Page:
Commentary: Dustin Lynch
30 Mar 2014 | No Comments | By Brandi Bottalico, Senior Editor
The only problem at the Campus Activity Board’s Country Concert Friday night was trying to clap with a beer in your hand. Opener Brent Rupard, who has previously opened for Scotty McCreery and The Band Perry, played some upbeat songs that make me want to drive on back roads and roll my window down. Headliner Dustin Lynch began with “She Cranks my Tractor,” which was released on his 2012 album, then followed it up with “Dancing in the Headlights.” Lynch said he was playing a spring break-inspired setlist, which became obvious when he incorporated covers of old time club favorites “Rock Your Body,” by Justin Timberlake, and […] Read the full story »

Arts and Life, Columns, Reviews »

26 Mar 2014 | One Comment | By Sydney Adamson, Associate Art Director
If you ask any technology user, they’ll agree that emojis have become an important part of modern communication. Many of us use them everyday in text messages, tweets and Instagram captions. Personally, I’ve had text message conversations that contain no words at all, just emojis. If you don’t know what emojis are, they’re tiny icons you can add to text that are available for various smart phones like iPhone and Android. Emojis can include anything from a simple smiley face, a bride, a pizza slice to a crying cat… you name it, and there’s probably an emoji of it. But recently, emojis and real life collided in […] Read the full story »

Arts and Life, Columns, Reviews »

26 Mar 2014 | No Comments | By Taylor Seidel, Columnist
The next restaurant on the list of GoodEats was Miss Shirley’s Café.  Miss Shirley’s has three locations throughout greater Baltimore and its surrounding areas.  There is one on Cold Spring Lane, another in the Inner Harbor off of Pratt Street and the last in Annapolis on Park Place. Miss Shirley’s is a breakfast-lover’s paradise.  Open daily only until mid-afternoon (3 p.m. on weekdays and 3:30 p.m. on weekends), you have to make it a point to wake up a little earlier to indulge in these brunch specialties. The restaurant is modernly furnished and beautifully simplistic inside. The food is immaculate.  The restaurant boasts sinful creations combined with […] Read the full story »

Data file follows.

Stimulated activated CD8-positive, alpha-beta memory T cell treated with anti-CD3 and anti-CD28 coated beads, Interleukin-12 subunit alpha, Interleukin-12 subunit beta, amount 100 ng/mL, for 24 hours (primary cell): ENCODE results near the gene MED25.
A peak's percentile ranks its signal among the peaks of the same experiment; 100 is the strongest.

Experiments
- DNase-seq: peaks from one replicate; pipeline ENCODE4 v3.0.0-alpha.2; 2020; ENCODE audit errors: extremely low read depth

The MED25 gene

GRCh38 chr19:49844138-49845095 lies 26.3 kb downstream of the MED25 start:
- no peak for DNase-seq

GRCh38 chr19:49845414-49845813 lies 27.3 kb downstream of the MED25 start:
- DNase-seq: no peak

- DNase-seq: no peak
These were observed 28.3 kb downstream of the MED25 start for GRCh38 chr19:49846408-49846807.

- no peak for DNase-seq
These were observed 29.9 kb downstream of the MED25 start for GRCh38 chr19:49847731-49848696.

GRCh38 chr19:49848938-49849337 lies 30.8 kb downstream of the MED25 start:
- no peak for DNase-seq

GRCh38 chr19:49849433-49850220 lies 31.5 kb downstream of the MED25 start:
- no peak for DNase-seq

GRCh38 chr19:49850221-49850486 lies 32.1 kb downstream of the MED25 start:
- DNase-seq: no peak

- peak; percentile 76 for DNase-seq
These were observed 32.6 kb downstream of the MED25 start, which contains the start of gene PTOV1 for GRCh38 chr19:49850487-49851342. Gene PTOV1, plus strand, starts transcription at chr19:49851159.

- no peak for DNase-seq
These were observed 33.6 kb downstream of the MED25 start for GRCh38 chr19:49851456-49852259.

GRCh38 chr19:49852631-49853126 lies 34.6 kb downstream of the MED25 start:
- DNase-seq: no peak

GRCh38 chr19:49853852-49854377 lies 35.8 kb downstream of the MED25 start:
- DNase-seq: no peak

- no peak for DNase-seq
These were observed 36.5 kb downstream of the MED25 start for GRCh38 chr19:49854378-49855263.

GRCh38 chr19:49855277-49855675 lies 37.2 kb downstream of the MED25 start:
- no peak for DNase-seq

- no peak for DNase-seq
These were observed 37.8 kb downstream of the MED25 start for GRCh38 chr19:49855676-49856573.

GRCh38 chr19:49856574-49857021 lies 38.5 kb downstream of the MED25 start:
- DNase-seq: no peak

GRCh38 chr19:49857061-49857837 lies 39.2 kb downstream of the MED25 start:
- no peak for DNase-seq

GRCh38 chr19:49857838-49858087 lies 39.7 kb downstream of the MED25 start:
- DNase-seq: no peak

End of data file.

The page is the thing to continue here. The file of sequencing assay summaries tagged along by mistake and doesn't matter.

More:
Arts and Life, Columns, Reviews »

23 Mar 2014 | One Comment | By Ryan Permison, Columnist
Video game adaptations don’t have the best track record at the box office. Most of them are better off as video games, since they may not have use for narrative. But, with a name like this, I think we can make an exception. The popular franchise “Need for Speed” from EA Games has come to the big screen. The story is set in upstate New York, where former racecar driver Tobey Marshall (Aaron Paul) works on performance cars along with his friends. After a race that ends with the tragic death of one of Tobey’s friends, he is framed for the crime and spends two years in […] Read the full story »

Arts and Life, Reviews »

22 Mar 2014 | No Comments | By Ashley Beall, Assistant Video Producer
Veronica Roth created a unique, dystopian society in her novel “Divergent.” Chicago is now separated into five different factions, each of which promotes certain core values – such as honesty or intelligence. At 16 years old, everybody takes a test to see where they belong in this society, and afterward can choose which faction they would like to be a member of. With the crazy popularity of book-to-movie adaptations, it’s no surprise that “Divergent” got a blockbuster of its own. In case you haven’t read the books, the film begins with a clichéd voice-over, mapping out the exposition for the film. With such a complicated societal system, […] Read the full story »